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GO isn’t listening, says reader

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GO riders don’t have much choice but to find continued patience this fall and beyond.





August hasn’t been a great month for some GO riders, particularly along the Lakeshore West train line.





Even those who don’t use the commuter rail network may be familiar with the list of delay-causing challenges: Track construction, signal failures, equipment problems, crewing issues. GO regulars know these are slowly being addressed, but patience is faltering — as shown in these messages from two Burlington readers.





On workdays, Tim Salisbury uses Burlington Transit, GO Lakeshore trains and TTC.





He writes that GO “management need to re-engage the commuting public to reassure them. Many of the promises made will not be fully delivered until late 2008. From my perspective, GO has not been honest with the commuting public and even with the improvements, we will be seeing significant delays for years to come.”





He adds, “It is time GO Transit (created) a Customer Bill of Rights and began to deliver on its promises.”





Jan McPherson writes, “Those responsible for GO Transit do not appear to be listening to the travelling public who … take the daily risk of showing up on time for trains that are either cancelled or delayed.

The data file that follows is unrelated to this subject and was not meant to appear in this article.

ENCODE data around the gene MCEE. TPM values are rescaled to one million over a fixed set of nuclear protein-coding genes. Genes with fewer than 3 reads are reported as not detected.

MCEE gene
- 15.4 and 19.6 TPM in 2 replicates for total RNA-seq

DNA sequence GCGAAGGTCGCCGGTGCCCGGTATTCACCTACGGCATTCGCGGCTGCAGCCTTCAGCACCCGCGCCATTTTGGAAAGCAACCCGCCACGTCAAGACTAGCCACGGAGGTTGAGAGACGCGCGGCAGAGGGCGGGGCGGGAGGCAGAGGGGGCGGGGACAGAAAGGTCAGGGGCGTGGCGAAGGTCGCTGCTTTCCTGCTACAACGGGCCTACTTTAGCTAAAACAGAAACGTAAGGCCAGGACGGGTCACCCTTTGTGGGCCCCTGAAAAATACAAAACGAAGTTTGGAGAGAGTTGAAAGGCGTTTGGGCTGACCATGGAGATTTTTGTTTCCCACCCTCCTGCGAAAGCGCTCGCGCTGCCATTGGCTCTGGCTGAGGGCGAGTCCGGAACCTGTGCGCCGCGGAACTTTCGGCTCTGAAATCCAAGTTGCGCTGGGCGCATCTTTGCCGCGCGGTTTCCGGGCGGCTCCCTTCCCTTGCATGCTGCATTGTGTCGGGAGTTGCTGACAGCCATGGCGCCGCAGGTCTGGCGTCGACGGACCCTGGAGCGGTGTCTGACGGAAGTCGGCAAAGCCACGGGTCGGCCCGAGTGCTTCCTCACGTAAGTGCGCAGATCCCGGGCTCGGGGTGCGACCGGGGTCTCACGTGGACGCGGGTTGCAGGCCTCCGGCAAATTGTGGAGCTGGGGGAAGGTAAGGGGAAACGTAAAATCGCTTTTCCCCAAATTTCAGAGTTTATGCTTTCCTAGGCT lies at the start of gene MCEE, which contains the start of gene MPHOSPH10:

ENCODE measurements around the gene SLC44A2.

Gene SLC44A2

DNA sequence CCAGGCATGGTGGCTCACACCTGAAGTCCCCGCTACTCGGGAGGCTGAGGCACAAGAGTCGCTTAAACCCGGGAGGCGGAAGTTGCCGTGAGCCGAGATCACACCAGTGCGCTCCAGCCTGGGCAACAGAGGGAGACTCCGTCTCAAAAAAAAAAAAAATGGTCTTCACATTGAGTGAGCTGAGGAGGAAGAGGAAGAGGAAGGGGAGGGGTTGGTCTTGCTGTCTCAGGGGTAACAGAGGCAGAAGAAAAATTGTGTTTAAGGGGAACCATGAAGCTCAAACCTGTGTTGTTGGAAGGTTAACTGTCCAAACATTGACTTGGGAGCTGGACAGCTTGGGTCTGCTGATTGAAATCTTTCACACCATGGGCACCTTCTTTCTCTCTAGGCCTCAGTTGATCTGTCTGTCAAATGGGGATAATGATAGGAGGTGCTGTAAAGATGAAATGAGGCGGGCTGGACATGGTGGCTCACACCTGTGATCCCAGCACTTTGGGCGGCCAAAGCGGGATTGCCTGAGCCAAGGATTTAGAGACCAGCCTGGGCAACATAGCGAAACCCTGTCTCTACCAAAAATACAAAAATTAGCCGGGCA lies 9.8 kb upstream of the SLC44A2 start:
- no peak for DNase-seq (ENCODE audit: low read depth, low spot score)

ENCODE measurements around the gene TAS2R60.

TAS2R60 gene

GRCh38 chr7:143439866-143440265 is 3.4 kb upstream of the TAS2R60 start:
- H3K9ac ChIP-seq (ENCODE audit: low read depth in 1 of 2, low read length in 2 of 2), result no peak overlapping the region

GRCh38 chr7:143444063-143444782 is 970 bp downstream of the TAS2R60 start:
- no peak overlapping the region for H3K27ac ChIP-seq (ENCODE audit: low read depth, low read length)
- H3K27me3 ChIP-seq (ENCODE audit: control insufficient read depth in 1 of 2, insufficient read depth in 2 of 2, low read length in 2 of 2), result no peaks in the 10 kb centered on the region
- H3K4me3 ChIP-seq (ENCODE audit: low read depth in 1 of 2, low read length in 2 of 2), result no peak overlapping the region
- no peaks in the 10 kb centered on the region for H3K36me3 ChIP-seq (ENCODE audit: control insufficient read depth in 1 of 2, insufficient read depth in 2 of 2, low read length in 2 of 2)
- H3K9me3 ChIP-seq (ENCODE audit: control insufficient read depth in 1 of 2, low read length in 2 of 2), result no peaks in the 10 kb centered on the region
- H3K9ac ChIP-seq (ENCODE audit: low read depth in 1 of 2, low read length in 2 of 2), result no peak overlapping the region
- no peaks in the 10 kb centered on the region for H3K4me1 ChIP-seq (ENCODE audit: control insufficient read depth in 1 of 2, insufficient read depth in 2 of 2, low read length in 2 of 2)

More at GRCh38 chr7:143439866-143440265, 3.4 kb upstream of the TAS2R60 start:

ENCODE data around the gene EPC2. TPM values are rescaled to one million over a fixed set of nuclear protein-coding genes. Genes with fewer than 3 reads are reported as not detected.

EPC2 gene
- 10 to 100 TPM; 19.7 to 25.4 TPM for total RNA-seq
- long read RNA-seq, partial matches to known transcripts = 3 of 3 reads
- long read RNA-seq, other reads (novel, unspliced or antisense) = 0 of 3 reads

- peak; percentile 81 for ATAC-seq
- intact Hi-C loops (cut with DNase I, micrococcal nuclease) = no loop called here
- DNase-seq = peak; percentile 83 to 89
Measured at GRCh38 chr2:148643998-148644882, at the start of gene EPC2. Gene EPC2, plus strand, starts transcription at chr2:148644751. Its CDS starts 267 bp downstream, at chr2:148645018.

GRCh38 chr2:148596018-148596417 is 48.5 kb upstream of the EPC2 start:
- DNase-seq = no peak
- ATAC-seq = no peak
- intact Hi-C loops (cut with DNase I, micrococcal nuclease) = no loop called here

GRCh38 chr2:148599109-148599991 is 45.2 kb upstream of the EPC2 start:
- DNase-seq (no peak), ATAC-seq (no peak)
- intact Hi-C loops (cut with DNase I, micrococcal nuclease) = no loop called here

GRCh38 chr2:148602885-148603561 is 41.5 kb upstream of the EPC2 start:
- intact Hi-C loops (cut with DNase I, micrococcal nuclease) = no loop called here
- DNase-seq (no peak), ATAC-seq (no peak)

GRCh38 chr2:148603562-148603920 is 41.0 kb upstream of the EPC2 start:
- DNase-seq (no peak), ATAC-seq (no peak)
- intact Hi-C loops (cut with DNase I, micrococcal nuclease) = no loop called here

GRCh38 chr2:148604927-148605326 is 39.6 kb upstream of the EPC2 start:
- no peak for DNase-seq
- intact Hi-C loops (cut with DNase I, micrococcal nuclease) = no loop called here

“I would like to suggest that all riders request their employers start complaining to … GO Transit in the hope that these complaints might carry more weight.





“I am presently taking a train which is about a half-hour earlier than I actually need to take. I have to allow that much extra time for the fact that GO is almost always late. This adds another 2.5 hours to my work week — without the accompanying increase in monetary compensation. I am awaiting with trepidation the commencement of the increased ridership at the beginning of September.”





Yes, GO riders don’t have much choice but to find continued patience this fall and beyond.





The train system now has very little redundancy and it will be at least one year until new tracks and trains can noticeably relieve bottlenecks and crowding.





Even then, seeing is believing. Since ever-growing highway congestion means ever more commuters will turn to GO, the effect of promised rail improvements could be muted.





In the nearer term, new locomotives are set to arrive as soon as next month, although that won’t suddenly eliminate the problems of older models breaking down.





Tomorrow, the Greater Toronto Transportation Authority will vote on asking the province to immediately boost the number of new GO rail cars and buses on order — some of these could arrive before late 2008.





Even the McGuinty government’s massive MoveOntario 2020 transit proposal — or any rival plan from Ontario’s political parties — would take time to implement.





We’re still playing catch-up on a decade-plus of under-investment in GO.



transit@eddrass.com

 
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